RALEIGH — Residents of two Raleigh neighborhoods are upset about new subdivisions they fear will increase stormwater and flooding, but a hearing last week determined they’re powerless to stop the growth next door.
The residents of the neighborhoods – one off West Millbrook Road, the other off Falls of Neuse Road – took their concerns to the Raleigh City Council last week. Under the city’s rules, the subdivision plans never came before an appointed or elected board and were approved by city planning staff.
John Enggas lives on Partridge Lane and says heavy rains already cause Marsh Creek to jump its banks and flood his backyard. He says he’s had to raise the level of his yard “just to keep the water out of my house.” Enggas worries runoff from the proposed 35-lot Wimbledon subdivision behind his property will make the problem worse.
“I am well aware of the results that site clearing has on water runoff and this particular development will cause disastrous results on my property,” Enggas wrote in a letter appealing the subdivision’s approval.
The appeal led to what’s known as a “quasi-judicial hearing,” effectively turning the city council chambers into a courtroom. The process allowed an attorney for the Wimbledon developers to cross-examine Enggas and his neighbors and cut off their remarks by lodging objections. Both sides were allowed to present only concrete facts related to whether the subdivision meets city standards.
Tom Worth, the attorney for Eastman Development Company, said the subdivision’s planned infrastructure can handle a 25-year flood. “I believe the evidence clearly shows that what’s presented here clearly exceeds the (city’s) requirements,” Worth said, adding that Enggas knowingly bought a house that sits partially in a flood plain.
On the opposite side of the proposed subdivision, residents had a different worry. Joe Corey lives on a street that would connect to the new homes. He doesn’t think Beechwood Drive can handle the extra cars. “If one car is parked on it, it becomes essentially a one-way street,” he said.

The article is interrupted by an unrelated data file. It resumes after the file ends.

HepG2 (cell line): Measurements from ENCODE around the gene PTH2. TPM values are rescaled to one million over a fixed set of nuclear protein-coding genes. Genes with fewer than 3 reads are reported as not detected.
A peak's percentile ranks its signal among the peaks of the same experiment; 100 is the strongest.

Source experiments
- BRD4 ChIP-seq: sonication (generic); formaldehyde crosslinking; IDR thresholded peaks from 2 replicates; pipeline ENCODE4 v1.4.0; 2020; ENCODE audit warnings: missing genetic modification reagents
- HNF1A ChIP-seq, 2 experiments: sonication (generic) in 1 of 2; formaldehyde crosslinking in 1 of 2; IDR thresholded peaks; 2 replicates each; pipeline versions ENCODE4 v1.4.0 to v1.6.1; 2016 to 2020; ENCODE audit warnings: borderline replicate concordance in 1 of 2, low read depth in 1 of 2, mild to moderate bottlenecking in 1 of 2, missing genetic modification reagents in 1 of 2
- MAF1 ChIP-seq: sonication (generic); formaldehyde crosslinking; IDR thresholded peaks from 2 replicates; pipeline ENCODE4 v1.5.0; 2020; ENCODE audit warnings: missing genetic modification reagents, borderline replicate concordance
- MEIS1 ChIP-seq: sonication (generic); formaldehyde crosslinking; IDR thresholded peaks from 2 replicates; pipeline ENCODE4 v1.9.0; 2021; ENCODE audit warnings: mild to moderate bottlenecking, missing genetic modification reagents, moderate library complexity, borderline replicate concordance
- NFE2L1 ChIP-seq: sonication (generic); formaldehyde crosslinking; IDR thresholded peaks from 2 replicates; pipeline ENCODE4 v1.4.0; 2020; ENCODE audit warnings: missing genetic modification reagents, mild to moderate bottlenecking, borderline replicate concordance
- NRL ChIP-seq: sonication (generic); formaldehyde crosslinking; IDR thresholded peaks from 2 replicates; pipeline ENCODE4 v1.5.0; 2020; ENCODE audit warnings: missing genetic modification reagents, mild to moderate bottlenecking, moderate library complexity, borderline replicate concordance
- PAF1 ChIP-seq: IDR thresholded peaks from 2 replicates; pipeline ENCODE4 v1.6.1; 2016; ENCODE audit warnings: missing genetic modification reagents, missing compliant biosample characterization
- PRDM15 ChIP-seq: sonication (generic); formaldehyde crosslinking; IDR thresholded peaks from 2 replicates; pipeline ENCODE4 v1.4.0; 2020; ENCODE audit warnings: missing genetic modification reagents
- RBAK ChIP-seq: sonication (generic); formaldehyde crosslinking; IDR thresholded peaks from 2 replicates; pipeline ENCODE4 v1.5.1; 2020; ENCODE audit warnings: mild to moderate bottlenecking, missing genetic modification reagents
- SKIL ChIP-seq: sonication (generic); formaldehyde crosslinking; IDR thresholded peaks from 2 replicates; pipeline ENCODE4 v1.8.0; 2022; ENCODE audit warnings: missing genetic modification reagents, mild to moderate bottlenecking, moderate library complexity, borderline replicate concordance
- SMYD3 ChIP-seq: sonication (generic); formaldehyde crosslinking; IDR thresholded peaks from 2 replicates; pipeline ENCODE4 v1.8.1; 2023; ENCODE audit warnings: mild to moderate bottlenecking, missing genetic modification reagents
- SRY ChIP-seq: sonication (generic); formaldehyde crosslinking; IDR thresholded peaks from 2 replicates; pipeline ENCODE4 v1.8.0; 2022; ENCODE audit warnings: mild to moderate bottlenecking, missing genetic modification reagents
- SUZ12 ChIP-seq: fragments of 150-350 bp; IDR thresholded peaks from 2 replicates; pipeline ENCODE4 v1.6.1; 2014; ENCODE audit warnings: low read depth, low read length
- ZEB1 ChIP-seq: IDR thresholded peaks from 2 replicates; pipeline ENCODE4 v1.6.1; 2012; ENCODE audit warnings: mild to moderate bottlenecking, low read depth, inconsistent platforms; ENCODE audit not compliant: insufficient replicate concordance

In the end though, the city council denied the neighbors’ appeal, saying the subdivision meets all requirements. “It pains me, but technically they are in compliance,” Councilman Randy Stagner said. He added that the city should look at addressing stormwater issues in the existing neighborhood; that review is scheduled for 4 p.m. Wednesday during the council’s comprehensive planning committee meeting.
The same fate met another subdivision appeal the city council also heard last week. Residents of the Kirkwood Park neighborhood on West Millbrook Road also cited stormwater and traffic concerns in opposing a 13-lot subdivision planned next door. And they worry that heavy machinery going through the neighborhood to build the subdivision will damage the pavement.
The neighbors’ attorney, Andy Petesch, argued that the proposed layout of the subdivision doesn’t follow Raleigh’s rules. He asked the council to impose conditions that developers use an access point on Millbrook Road and repair any damage to Kirkwood streets.
“You’re trying to prove that this is a better idea, but that’s not what we’re discussing,” Mayor Nancy McFarlane said, though she conceded that the city’s subdivision layout rules could use a review.
“I’m clearly sympathetic to the neighbors that live there and didn’t envision this,” McFarlane said.
The council’s votes allow both controversial subdivisions to move forward.
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